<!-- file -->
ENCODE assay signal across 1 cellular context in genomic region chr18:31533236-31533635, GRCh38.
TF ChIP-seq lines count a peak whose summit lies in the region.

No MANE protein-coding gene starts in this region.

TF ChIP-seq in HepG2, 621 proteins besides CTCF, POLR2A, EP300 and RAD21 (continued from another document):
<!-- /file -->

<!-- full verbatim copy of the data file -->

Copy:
ENCODE assay signal across 1 cellular context in genomic region chr18:31533236-31533635, GRCh38.
TF ChIP-seq lines count a peak whose summit lies in the region.

No MANE protein-coding gene starts in this region.

TF ChIP-seq in HepG2, 621 proteins besides CTCF, POLR2A, EP300 and RAD21 (continued from another document):